AAP nominees depend on a handful of volunteers and on donations from public and well-wishers to fund their campaigns, but they are not daunted by this.

"Money and muscle power cannot win elections. Voters are intelligent. They know how to vote for the right candidate. I agree that the Congress candidate won the last election by spending a lot of money. He is ready to spend a huge amount of money this time too, but I am confident the voters will reject him," said Urs.

Another disadvantage is the party leadership’s inability to connect with the people. The lack of a known face to lead the party in Karnataka is also considered a negative.

Political analysts opine that the AAP candidates will only make their token presence felt in the Assembly election and that the main fight would remain among Congress, BJP, and JD(S).

"The presence of AAP candidates will not have any impact on the outcome of the election. To become really popular among the voters, they should have started strengthening their cadre right after the last Assembly polls in 2013 or the Lok Sabha election in 2014," says Sandeep Sastry, pro-vice chancellor of Jain University.

Though AAP had fielded well-known personalities as its candidates — former Infosys director V Balakrishnan, former law professor Babu Mathew, former chairperson of the Karnataka State Commission for Protection of Child Rights Nina Nayak — in the 2014 Lok Sabha election, the public has forgotten them.

"I have never seen AAP candidates during the last four years. They come and make some noise only during elections and disappear to reappear during the next election," said Hemanth Kumar, a resident of CV Raman Nagar.

A few AAP leaders have also expressed disappointment over the party leadership’s failure to tie-up with likeminded political outfits.

"It would have been better if our leadership had focused on one or two Assembly segments instead of announcing candidates for 18 constituencies," says one of the AAP candidates on a condition of anonymity.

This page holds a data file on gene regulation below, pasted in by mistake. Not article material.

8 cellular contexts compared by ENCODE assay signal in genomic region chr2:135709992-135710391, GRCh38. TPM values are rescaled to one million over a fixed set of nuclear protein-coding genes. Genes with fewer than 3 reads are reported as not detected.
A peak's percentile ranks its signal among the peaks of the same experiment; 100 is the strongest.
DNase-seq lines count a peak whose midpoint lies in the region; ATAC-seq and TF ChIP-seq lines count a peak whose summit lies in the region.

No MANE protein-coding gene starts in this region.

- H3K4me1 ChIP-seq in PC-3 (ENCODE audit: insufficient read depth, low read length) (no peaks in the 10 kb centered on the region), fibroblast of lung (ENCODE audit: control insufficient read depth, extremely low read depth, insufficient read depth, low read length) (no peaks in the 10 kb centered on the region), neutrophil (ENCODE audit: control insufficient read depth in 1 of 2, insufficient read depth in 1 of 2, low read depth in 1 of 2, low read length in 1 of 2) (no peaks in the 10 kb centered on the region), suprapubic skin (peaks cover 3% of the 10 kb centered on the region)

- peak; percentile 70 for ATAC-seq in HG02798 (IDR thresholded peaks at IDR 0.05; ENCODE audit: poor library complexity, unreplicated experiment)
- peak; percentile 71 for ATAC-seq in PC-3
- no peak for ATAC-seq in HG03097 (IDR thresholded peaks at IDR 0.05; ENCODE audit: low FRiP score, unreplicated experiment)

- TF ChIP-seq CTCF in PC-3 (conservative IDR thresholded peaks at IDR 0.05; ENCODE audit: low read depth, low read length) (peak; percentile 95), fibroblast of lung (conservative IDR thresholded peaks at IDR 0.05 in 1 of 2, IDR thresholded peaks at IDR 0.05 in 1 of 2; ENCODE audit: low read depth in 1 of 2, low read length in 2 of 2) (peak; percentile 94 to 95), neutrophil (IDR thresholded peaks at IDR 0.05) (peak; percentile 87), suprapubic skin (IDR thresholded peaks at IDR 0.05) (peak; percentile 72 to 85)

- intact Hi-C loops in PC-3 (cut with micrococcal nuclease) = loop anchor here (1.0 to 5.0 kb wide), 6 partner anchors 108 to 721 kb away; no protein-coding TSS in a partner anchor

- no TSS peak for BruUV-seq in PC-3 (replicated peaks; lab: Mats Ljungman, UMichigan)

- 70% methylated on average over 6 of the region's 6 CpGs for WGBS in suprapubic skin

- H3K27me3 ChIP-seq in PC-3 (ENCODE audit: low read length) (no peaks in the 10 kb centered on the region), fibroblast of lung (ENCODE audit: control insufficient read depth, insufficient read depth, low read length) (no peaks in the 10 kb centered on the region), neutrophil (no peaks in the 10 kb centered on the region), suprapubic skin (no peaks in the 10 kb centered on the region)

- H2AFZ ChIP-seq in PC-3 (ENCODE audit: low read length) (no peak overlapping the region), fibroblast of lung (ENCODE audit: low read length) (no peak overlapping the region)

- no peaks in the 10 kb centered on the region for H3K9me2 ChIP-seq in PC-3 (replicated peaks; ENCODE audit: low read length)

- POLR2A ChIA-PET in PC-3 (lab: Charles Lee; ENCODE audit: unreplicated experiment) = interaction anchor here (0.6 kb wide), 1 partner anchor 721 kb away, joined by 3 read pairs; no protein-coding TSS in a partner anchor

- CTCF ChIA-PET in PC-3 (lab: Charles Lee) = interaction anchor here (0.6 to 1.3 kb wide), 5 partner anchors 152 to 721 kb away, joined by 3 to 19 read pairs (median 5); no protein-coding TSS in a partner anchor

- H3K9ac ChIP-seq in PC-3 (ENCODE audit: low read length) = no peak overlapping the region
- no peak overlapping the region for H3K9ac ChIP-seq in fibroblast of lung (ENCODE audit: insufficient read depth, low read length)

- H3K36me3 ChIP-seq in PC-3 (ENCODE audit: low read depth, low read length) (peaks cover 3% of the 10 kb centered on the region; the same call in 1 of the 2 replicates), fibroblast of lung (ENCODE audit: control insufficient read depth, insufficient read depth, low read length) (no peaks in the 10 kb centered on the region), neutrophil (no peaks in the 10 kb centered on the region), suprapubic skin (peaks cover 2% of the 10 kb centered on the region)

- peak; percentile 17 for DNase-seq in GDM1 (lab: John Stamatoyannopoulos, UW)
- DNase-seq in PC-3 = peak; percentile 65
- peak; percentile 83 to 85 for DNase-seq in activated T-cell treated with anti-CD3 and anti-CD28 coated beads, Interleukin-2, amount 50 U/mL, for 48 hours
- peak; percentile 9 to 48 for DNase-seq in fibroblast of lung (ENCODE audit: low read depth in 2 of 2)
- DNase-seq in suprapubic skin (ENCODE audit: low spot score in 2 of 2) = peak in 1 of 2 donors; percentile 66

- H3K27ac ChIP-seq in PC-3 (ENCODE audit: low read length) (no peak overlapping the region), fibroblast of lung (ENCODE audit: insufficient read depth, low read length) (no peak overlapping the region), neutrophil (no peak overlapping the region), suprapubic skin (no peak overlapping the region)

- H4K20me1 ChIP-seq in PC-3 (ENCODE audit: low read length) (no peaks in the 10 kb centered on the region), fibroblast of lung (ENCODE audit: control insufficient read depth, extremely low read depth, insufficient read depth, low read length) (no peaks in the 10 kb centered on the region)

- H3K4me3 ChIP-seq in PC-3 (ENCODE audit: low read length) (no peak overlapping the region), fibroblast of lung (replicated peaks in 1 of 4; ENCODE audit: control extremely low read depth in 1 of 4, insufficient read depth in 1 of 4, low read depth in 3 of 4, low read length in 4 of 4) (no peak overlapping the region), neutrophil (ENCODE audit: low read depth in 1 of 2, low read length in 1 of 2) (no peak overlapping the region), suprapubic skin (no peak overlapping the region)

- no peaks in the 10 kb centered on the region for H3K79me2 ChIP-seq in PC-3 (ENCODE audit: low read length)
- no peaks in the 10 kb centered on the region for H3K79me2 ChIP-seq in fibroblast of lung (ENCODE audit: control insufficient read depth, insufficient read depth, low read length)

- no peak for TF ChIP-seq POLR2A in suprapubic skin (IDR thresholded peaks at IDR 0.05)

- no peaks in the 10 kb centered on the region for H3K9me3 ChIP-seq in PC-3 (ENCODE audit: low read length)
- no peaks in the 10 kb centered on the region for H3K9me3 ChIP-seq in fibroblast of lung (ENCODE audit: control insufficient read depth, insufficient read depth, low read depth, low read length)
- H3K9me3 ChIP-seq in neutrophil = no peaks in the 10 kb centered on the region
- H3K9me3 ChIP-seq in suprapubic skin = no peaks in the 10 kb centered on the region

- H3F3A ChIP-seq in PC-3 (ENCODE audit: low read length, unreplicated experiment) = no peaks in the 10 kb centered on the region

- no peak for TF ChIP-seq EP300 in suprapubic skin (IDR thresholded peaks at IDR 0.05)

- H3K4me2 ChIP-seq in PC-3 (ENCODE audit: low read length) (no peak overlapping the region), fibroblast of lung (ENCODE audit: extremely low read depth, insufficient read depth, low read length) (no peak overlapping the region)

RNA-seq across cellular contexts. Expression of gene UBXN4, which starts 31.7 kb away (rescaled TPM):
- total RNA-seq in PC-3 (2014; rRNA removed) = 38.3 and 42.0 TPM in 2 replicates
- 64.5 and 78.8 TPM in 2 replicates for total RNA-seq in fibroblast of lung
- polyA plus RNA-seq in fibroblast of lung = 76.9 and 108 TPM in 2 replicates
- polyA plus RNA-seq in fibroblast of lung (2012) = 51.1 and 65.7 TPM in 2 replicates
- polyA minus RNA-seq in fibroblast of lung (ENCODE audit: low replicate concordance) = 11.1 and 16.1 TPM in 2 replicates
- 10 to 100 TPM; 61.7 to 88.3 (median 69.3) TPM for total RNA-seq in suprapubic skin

However, the AAP state convener said the party’s campaign would gain momentum after filing the nominations. "Our leader Arvind Kejriwal will participate in the rally to be taken out on the day of filing nominations. As of now, we are receiving good feedback and support from the public. If the goodwill of people is converted into votes, nothing will stop AAP from entering the Karnataka state Assembly. For that to happen, we have to wait till the election results are announced," he said.

AAP, which won Delhi in 2015 with a thumping majority — 67 of 70 legislative seats — lost the plot somewhere down the line. Its attempts to make inroads into other states have only been disappointing. It contested and lost polls in Goa, Punjab (notably, it won 20 seats there), and Gujarat. It contested six seats in Meghalaya and three in Nagaland, losing eight of them.

Undeterred, the party intends to contest polls in Karnataka, Madhya Pradesh, Rajasthan, and Chhattisgarh this year. The party has courted many controversies, the latest being party president Arvind Kejriwal having to apologise to BJP leader Nitin Gadkari and Congress leader Kapil Sibal's son Amit for making unverified allegations of corruption against them.

AAP is free to test the political waters in Karnataka again, but the outcome is expected to be anyone’s guess.

The author is a Bengaluru-based freelance journalist and a member of 101Reporters.com, a pan-India network of grassroots reporters.